Monday, June 27, 2016

Blahous: A Balanced Bipartisan Compromise for Strengthening Retirement Security

The Mercatus Institute’s Charles Blahous writes on the proposals from the Bipartisan Policy Center’s 19-member Commission on Retirement Security and Personal Savings to improve Social Security’s financing and expand personal saving for retirement. Blahous was a member of the BPC Commission:

The Bipartisan Policy Center’s Securing Our Financial Future offers a new set of recommendations to strengthen Americans’ retirement income security.  The full report can be found here and an executive summary here. A useful compendium of graphical information about the recommendations can be found here, and an affecting video on the financial challenges facing Americans can be viewed here.

The report was developed by the BPC’s 19-member Commission on Retirement Security and Personal Savings, co-chaired by former Senator Kent Conrad (D-ND) and Jim Lockhart, former principal deputy commissioner of the Social Security Administration (SSA).  I served as one of the commission members and was deeply impressed by the co-chairs’ leadership and process acumen, as well as by the other commission members and an exceptionally capable team of staff.

As the commission included experts holding a wide range of policy views, a consensus report was only possible because its work was relentlessly data-driven, and because the co-chairs skillfully incorporated  input from the entire commission to forge balanced compromise.  It is fashionable in political circles to characterize genuine compromise as containing something for everyone to dislike; a more accurate description in this case is that compromise would lead to far better results than either left or right would receive under the status quo.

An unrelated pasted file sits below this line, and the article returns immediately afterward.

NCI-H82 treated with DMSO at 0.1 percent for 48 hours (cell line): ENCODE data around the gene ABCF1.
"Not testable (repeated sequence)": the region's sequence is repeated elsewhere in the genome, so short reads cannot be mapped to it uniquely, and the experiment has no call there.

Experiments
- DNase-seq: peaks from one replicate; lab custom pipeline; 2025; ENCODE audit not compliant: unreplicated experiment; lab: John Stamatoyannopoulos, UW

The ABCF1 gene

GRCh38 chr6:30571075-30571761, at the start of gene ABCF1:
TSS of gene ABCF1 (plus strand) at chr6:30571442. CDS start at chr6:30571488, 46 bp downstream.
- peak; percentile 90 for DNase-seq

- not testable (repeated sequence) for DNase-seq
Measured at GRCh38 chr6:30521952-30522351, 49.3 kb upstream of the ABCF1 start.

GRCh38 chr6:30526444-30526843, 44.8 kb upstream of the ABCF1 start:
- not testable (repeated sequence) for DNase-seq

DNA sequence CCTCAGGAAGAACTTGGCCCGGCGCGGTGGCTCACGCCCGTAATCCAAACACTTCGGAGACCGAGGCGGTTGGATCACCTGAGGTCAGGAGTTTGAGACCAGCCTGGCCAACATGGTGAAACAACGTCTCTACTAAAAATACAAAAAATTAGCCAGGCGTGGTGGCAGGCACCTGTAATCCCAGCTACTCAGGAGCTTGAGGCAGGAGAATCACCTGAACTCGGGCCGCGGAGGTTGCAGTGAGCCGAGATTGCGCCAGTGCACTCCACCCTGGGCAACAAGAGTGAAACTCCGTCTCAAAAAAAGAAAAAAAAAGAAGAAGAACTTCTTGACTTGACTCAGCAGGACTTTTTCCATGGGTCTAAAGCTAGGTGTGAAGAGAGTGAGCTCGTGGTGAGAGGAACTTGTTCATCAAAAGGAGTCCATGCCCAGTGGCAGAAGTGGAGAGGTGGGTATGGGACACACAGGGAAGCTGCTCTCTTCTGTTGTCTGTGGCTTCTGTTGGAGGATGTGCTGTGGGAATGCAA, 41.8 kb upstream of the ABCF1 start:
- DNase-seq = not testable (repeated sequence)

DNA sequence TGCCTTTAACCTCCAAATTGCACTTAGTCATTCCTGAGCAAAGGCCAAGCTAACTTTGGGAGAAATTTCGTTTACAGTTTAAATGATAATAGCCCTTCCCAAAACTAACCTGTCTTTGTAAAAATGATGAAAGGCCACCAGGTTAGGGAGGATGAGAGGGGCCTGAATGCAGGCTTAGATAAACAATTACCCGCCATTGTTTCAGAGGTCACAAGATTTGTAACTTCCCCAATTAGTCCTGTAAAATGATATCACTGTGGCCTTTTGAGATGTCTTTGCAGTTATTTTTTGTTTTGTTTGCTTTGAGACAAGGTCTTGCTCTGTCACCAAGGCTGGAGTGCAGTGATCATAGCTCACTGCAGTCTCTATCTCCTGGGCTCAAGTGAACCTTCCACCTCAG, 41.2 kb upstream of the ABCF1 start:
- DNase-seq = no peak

Click here to read Blahous’s whole article. And click here to download the BPC report.

1 comment:

WilliamLarsen said...

"By ending preferential treatment for workers with fewer years in the workforce, an annual
PIA would increase the incentive to work"

It is clear that Blahous does know much about mathematics. The bend points and the replacement amounts 90%, 32% and 15% are already very regressive and penalize those with higher wages. Mathematically speaking, those who make high wages for a shorter number of years pay the same SS-OASI tax "value" as those who work 35 years at a lower wage.

The 1977 OASI benefit formula is actually very regressive, but over 35 years treats a dollar of wages equally when indexed. What Blahous is proposing is a compounding of the regressive nature of Social Security.

For those who work 40 years those making $8 an hour will see there initial OASI benefit increase by 21%. For those making $57,000 a year ($27.40 per hour) they will see no change. For those making the max they will see a reduction of 19%.

The proposed phase in period is five years starting in 2022. For those in the mid 50's they will get hit big time, not much they can do.

This is a prime example as to why Social Security is not fair, was never fair and cannot be made to be fair. Ponzi schemes create havoc when they fail.

I wonder how millennials will feel about this change?